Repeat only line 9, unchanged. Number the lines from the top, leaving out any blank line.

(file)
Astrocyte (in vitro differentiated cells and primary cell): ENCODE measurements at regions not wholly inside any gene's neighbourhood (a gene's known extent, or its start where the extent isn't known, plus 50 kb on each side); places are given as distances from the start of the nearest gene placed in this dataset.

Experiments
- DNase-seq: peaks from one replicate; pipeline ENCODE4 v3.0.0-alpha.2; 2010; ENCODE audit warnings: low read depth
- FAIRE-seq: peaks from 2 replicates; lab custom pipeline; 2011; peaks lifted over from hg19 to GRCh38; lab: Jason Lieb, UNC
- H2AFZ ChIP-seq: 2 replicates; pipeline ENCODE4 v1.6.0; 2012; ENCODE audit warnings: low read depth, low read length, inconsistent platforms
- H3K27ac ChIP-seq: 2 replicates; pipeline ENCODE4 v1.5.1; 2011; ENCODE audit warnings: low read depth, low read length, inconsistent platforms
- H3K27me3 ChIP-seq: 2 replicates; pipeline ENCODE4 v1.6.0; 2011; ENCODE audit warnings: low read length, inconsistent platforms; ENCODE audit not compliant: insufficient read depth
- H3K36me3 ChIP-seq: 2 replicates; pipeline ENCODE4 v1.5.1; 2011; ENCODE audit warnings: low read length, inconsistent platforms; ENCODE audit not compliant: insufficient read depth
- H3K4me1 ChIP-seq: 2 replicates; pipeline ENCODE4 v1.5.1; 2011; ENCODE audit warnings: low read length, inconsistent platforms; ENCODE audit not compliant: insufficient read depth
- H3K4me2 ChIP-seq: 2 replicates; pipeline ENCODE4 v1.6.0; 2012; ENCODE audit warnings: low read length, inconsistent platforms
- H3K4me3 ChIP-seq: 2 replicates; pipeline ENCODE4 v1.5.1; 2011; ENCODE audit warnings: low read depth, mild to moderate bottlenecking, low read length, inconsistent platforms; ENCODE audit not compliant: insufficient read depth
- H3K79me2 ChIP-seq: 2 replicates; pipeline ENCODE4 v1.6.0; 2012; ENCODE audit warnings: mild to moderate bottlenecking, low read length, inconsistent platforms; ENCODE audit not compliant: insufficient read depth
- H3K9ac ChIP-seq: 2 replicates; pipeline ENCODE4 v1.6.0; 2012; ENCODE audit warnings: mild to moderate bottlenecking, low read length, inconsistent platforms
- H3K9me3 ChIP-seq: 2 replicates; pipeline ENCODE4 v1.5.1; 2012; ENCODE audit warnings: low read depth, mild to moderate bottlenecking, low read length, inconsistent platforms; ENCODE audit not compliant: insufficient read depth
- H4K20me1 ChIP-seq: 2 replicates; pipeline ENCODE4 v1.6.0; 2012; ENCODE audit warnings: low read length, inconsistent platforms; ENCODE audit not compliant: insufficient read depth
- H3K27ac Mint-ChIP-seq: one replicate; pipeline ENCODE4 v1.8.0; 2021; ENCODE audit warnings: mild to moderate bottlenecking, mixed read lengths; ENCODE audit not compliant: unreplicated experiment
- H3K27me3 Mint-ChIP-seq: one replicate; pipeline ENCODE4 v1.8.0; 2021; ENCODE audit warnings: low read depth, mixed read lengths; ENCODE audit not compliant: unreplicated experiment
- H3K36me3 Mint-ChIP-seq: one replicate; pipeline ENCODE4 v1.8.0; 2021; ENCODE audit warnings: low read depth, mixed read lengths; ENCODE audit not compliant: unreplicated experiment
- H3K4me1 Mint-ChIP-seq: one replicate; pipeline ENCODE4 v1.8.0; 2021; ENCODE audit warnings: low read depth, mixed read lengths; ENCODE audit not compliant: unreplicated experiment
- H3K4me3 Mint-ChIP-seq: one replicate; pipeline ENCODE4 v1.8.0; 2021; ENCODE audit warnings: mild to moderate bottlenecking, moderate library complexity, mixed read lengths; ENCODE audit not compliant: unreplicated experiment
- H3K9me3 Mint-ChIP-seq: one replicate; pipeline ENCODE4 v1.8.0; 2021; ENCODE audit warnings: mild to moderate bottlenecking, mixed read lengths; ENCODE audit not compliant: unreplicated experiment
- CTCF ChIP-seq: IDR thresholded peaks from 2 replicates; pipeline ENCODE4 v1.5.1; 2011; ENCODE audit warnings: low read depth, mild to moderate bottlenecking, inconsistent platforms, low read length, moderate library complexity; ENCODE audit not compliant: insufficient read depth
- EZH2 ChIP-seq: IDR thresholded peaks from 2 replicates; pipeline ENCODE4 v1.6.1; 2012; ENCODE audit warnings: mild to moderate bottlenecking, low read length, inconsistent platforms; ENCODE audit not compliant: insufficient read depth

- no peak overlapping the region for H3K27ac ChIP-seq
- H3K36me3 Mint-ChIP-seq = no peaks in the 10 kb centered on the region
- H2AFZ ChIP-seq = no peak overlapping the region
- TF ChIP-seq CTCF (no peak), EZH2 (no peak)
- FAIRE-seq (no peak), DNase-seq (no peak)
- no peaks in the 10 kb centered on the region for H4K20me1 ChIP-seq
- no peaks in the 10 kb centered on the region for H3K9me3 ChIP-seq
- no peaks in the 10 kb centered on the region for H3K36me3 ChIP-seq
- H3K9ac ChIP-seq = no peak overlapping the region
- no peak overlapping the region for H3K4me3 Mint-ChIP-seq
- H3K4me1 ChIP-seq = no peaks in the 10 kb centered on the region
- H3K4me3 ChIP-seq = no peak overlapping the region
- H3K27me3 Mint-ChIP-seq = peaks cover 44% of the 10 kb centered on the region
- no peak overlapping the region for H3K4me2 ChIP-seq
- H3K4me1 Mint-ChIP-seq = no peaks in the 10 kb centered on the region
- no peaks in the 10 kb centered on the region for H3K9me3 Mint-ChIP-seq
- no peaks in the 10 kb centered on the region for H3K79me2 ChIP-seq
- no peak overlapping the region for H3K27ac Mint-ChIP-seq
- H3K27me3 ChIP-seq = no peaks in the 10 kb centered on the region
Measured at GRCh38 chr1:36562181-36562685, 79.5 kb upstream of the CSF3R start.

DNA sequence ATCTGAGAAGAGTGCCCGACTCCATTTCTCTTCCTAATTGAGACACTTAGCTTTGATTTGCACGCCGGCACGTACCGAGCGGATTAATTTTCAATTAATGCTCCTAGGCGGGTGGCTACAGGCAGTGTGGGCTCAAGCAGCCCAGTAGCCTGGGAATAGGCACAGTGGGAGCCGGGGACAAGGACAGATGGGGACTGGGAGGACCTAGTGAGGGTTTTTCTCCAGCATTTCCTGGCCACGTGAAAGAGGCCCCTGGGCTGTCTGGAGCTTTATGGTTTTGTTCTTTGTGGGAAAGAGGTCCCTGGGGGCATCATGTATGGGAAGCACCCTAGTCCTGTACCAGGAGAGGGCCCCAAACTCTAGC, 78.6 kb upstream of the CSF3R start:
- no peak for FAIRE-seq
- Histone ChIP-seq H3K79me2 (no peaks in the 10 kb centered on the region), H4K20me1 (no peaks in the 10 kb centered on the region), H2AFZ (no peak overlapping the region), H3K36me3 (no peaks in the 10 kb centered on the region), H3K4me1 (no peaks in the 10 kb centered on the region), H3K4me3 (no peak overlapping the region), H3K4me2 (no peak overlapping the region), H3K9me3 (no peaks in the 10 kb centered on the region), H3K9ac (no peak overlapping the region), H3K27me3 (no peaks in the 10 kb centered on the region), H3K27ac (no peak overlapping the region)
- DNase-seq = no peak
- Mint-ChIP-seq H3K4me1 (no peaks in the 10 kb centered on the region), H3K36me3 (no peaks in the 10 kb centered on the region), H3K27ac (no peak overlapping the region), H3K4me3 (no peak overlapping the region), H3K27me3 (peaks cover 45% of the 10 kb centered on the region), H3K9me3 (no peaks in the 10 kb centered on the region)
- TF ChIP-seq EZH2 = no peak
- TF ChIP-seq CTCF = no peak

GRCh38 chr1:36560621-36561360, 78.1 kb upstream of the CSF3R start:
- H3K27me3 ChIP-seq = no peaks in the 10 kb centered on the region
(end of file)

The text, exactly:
- H3K4me1 ChIP-seq: 2 replicates; pipeline ENCODE4 v1.5.1; 2011; ENCODE audit warnings: low read length, inconsistent platforms; ENCODE audit not compliant: insufficient read depth